Kriston Capps writes on the National Museum of the American Indian’s forthcoming veterans memorial:
The circle at the center of the next memorial to U.S. veterans represents the cycles of life, nature, the seasons, and the elements. The circle is also the anchor for a special, and highly unique, stage in Washington, D.C.: a space for ceremonies for hundreds of different Native tribes and nations.
Fire and water frame the symbolic infrastructure for the memorial. The circular steel sculpture rises from a central pedestal, which is shaped like a drum; the drum works as a fountain, whose waters will bless sacred ceremonies. A fire at the base of the circle will be lit for Veterans Day and other holidays.
The Smithsonian’s National Museum of the American Indian just announced the winner of the international design contest to create its new monument. The National Native American Veterans Memorial will honor the military service of Native American soldiers who have served in every conflict in U.S. history. The memorial is meant to be an active site for healing, prayer, and storytelling, says Harvey Pratt, the memorial’s designer. The concept is unlike anything else that’s currently on the National Mall.
A jury selected Pratt’s design—dubbed the “Warriors’ Circle of Honor”—from five finalist entries, which in turn emerged from a pool of more than 120 contest submissions. Pratt’s design squares a difficult design brief. The memorial needed to facilitate a potent and reflective experience for veterans and their family members. But it also needed to be legible and meaningful across many different cultures and conflicts.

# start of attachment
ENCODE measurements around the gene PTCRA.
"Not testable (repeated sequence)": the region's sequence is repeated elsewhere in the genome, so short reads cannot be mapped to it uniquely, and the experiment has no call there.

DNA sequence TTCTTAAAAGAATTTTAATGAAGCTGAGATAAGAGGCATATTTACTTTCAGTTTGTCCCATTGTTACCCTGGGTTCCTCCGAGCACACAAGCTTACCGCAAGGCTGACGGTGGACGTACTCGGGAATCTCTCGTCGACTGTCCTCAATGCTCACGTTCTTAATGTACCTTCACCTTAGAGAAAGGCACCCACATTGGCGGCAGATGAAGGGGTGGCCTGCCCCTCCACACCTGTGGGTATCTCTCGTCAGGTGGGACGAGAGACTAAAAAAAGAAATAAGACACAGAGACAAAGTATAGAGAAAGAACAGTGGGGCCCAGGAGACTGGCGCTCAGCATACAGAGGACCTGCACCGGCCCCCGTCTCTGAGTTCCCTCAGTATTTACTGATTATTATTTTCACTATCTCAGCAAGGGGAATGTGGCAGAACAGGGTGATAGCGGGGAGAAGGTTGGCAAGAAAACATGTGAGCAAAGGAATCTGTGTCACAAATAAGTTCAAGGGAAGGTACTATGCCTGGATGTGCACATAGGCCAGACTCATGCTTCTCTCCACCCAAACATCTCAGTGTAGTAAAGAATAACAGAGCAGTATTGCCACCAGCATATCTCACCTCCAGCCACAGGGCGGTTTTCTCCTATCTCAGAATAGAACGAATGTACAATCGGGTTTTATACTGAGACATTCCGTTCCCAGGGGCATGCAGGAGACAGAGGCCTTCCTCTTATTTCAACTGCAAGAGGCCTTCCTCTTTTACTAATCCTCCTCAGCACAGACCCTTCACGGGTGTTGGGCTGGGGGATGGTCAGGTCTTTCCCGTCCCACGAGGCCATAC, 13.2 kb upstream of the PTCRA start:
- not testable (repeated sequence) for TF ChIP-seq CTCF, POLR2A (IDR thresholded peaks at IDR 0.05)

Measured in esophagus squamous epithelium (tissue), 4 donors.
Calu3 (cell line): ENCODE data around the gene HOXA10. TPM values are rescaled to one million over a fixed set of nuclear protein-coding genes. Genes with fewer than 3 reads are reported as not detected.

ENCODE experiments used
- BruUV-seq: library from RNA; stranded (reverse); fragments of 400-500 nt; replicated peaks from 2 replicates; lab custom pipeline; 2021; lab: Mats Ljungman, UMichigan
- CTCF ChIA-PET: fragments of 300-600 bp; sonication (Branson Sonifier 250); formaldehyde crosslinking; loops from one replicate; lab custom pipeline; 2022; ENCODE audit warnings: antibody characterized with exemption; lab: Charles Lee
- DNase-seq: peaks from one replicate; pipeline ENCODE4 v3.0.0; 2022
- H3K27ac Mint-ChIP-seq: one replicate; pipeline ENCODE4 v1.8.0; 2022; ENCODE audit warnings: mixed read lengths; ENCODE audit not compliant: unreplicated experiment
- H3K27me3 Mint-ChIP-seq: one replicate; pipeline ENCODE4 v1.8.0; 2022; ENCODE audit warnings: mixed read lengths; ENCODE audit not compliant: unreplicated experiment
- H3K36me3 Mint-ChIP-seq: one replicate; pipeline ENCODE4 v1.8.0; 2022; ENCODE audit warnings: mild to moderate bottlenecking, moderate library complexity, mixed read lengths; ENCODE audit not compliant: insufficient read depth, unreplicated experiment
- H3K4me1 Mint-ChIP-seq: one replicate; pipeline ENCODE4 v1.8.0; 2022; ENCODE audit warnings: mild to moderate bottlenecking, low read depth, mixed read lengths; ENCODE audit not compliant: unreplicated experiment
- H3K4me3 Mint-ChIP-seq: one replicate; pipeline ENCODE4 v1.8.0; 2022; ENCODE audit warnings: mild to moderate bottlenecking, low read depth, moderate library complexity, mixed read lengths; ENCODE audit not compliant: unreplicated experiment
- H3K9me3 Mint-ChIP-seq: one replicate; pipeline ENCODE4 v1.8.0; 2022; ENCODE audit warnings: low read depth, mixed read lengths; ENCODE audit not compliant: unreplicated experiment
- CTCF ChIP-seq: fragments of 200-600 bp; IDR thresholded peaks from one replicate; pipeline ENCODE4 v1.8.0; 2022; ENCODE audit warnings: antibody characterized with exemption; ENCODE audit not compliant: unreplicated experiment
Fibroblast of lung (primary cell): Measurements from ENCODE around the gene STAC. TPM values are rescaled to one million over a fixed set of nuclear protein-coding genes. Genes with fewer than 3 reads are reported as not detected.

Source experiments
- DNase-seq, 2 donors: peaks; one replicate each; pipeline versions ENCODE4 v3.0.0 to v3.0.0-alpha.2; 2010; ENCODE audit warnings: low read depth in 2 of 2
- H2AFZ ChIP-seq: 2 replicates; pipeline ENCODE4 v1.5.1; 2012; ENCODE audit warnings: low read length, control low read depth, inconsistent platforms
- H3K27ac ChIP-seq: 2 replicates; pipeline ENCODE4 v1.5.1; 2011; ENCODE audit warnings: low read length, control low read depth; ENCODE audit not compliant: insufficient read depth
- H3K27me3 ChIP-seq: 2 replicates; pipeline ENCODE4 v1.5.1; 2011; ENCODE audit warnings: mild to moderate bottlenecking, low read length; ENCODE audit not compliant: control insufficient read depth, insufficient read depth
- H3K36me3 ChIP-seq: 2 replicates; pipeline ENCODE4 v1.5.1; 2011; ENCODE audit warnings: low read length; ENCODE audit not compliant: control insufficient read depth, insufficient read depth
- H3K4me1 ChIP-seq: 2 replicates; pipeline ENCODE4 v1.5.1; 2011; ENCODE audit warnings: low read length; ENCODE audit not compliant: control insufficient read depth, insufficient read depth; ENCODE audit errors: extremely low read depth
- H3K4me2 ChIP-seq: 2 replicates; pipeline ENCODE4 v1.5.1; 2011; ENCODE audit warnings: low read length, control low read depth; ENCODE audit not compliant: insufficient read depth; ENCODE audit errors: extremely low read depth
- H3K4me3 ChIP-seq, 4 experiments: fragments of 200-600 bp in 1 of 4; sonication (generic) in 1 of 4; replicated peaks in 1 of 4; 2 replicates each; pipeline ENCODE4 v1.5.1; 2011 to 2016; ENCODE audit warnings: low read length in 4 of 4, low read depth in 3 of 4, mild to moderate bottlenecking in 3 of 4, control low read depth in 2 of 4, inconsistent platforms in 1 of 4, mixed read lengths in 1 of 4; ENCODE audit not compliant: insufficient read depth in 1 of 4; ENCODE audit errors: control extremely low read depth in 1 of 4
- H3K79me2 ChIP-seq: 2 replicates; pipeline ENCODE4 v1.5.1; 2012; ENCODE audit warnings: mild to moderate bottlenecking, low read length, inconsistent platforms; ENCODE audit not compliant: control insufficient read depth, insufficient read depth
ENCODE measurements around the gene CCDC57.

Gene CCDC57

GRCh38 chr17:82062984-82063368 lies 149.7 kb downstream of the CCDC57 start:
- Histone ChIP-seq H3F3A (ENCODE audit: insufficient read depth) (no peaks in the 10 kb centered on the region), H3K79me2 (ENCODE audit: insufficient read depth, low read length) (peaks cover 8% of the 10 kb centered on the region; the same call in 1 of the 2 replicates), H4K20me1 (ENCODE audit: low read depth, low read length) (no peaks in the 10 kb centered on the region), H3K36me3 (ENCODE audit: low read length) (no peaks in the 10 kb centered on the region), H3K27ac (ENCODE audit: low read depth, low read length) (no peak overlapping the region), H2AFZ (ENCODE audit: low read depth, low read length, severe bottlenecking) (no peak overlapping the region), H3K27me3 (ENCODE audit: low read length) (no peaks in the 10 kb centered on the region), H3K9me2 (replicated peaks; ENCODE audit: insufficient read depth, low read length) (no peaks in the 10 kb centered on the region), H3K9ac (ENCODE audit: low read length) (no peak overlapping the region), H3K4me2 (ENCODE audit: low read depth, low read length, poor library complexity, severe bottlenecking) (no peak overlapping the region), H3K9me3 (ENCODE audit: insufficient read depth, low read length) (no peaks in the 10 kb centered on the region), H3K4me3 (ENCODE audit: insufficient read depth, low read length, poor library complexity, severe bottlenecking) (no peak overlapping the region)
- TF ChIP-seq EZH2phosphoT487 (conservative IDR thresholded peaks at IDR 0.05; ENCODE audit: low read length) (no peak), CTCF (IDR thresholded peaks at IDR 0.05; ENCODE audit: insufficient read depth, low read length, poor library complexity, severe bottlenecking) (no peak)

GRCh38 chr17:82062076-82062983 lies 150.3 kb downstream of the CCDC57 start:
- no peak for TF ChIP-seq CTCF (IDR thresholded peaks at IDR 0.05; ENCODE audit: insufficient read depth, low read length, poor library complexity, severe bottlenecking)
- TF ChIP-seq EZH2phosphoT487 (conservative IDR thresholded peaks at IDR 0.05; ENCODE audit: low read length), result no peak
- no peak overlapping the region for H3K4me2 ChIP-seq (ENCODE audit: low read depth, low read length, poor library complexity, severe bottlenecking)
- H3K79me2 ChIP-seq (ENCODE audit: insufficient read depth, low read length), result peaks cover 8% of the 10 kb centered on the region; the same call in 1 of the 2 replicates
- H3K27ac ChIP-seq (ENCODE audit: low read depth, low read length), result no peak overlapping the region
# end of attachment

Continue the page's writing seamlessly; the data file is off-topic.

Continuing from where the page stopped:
For his design, Pratt, an Arapaho and Cheyenne Marine Corps veteran, says that he relied on a handful of symbols and conceits to build something essential and, he hopes, transportive. “Of the 650 tribes, we’re all the same, but we’re different,” Pratt says. “We all use those elements, but maybe all a little bit differently.”
Unlike other war memorials in D.C., the National Native American Veterans Memorial does not highlight a specific conflict, but rather an entire people. Many peoples, in fact. The memorial honors all Native American veterans—including American Indians, Alaska Natives, and Native Hawaiians—from the Revolutionary War to the present, across all branches of service.
This will be a fitting addition to the National Mall. I’m really looking forward to seeing this completed, and eventually visiting.